Radiographic outcomes of anterior column realignment for adult sagittal plane deformity: a multicenter analysis
Jay D. Turner, Behrooz A. Akbarnia, Robert K. Eastlack, Ramin Bagheri, Stacie Nguyen, Luiz Pimenta, Rex Marco, Vedat Deviren, Juan Uribe, Gregory M. Mundis Jr.
April 2015, Volume 24, Issue 3, pp 427 - 432 Original Article Read Full Article 10.1007/s00586-015-3842-0
First Online: 28 March 2015
Anterior column reconstruction (ACR) is a minimally invasive technique for the treatment of sagittal plane deformity. ACR uses a lateral transpsoas approach with ALL release and the application of an interbody device to achieve correction. Here, we present 1-year radiographic results from a multicenter study of adult spinal deformity (ASD) patients.
A multicenter database was queried from 2005 to 2013 for ASD patients treated with ACR. Demographics, surgical data, and radiographic measurements were collected and retrospectively analyzed. Radiographic time points included preoperative (pre-op), postoperative (post-op; first visit prior to 3 months), and last follow-up (last FU; minimum of 1 year). Sagittal radiographic measurements included regional lumbar lordosis (LL), pelvic incidence (PI), pelvic tilt (PT), sacral slope (SS), T1 spinopelvic inclination (T1SPi), and segmental lordosis (disc angle).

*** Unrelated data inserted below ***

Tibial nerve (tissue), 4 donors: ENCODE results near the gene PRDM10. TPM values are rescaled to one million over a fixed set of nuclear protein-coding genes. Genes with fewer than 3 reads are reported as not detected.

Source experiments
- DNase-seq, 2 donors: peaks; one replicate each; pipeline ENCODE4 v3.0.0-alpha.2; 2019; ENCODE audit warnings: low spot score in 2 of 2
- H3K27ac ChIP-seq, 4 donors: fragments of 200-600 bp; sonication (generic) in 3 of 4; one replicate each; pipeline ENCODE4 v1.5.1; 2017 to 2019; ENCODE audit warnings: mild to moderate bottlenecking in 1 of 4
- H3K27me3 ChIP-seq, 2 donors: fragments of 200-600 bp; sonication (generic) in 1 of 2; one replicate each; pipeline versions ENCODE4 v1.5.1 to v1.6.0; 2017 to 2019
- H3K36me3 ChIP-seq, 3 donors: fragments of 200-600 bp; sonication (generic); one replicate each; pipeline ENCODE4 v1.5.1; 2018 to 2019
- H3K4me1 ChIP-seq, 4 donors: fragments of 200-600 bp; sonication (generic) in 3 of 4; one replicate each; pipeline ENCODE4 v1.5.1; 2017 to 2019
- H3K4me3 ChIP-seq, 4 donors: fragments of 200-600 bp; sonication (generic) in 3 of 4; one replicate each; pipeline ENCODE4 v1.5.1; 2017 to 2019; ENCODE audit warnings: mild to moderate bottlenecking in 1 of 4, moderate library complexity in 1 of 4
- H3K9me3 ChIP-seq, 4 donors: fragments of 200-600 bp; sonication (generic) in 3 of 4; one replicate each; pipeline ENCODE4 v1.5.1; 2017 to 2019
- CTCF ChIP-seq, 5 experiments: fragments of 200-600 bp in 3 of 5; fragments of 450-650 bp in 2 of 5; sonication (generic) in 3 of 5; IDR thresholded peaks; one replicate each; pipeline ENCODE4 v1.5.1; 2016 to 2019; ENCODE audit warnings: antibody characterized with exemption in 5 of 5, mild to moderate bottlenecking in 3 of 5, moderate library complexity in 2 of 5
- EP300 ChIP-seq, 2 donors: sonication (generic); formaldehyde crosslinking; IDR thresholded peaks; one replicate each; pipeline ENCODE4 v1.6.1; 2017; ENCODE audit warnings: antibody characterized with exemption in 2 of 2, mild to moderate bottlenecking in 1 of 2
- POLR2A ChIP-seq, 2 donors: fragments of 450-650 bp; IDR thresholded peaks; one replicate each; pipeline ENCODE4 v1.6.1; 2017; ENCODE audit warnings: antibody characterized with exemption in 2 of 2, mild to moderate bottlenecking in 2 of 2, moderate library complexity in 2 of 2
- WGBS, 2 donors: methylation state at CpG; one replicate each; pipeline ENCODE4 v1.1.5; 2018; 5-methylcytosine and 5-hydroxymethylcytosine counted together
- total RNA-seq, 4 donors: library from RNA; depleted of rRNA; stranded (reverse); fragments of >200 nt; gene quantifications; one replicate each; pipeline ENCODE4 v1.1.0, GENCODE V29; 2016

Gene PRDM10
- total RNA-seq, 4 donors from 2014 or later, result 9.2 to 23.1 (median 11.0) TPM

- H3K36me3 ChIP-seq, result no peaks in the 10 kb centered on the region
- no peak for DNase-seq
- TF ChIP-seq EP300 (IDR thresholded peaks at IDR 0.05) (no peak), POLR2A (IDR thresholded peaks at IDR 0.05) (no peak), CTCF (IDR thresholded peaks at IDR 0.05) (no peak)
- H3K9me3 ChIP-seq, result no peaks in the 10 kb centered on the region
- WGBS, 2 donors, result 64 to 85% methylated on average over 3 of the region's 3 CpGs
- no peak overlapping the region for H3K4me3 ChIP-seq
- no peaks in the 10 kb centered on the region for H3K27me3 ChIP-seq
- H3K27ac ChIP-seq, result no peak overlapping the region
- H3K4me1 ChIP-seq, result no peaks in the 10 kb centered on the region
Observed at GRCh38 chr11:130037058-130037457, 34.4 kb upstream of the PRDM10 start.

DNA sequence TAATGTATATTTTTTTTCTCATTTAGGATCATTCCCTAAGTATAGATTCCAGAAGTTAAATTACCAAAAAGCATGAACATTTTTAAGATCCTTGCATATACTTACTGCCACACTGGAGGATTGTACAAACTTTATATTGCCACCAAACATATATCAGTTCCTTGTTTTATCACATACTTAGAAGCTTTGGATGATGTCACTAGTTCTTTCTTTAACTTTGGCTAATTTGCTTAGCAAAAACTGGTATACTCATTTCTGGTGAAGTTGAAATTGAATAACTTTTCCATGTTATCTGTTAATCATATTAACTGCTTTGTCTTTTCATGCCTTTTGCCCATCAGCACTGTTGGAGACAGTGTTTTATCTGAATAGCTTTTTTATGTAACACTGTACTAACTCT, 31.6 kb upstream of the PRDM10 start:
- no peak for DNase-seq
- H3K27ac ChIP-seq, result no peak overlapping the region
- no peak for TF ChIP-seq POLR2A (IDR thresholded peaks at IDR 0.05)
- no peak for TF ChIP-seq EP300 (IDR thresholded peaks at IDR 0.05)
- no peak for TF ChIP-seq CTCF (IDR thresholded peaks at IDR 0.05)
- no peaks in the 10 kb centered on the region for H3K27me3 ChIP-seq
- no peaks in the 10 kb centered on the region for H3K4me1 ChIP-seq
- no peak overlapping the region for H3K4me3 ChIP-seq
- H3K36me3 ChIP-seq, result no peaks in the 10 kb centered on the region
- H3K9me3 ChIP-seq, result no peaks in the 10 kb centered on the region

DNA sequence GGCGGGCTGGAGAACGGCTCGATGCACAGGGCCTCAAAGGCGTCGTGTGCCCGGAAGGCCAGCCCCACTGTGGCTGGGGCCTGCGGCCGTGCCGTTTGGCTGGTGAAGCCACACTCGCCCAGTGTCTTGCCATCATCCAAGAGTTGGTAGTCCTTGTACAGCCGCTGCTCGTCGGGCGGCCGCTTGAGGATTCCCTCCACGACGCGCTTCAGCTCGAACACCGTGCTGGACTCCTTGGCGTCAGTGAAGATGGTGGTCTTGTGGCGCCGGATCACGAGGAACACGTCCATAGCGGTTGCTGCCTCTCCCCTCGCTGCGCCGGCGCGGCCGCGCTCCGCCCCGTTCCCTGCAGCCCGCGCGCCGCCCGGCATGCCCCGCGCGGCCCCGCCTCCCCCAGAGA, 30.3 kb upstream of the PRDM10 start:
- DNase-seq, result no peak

Mean patient age was 67.4 years (range 46.5–80.0) and 11 patients (32.4 %) were male. Twenty patients (58.8 %) had previous lumbar surgery. All patients had a minimal of one-level ACR with ALL release (mean 1.7; range 1–4). Mean number of lateral interbody fusion (LLIF) levels without ALL release per patient was 0.7 (range 0–3). Thirty-three patients (97.1 %) received supplemental posterior fixation and 1 patient (2.9 %) had lateral fixation only. In 26 patients (76.5 %), supplemental posterior fixation was performed using an open approach, and 7 patients (20.6 %) were treated with percutaneous placement. Mean of number of levels fused was 7.1 (range 2–16). There was a significant improvement in LL (p < 0.001), PI-LL mismatch (p < 0.001), and PT (p = 0.03) from pre-op to post-op, and pre-op to last FU. There was no change in T1SPi, SS, or PI. Segmental lordosis improved at ACR levels from mean of −2.2° pre-op to −16.0° post-op (p < 0.01) and −16.3° at last FU (p < 0.001). The addition of posterior column osteotomy increased the change in segmental lordosis with ACR by 72.7 % (p < 0.001). LLIF without ALL release led to significant improvement in segmental lordosis from pre-op (−2.4°) to post-op (−7.1°; p < 0.01) but not from pre-op to last FU (−5.7°; p = 0.06).
ACR successfully restores lumbar lordosis in ASD patients with sagittal imbalance. ACR results in greater segmental correction than is achieved with LLIF alone. Supplementing with posterior osteotomies allows for even greater correction. The ability to achieve the desired radiographic goals is expected to improve as technical nuances are refined and patient selection is optimized.
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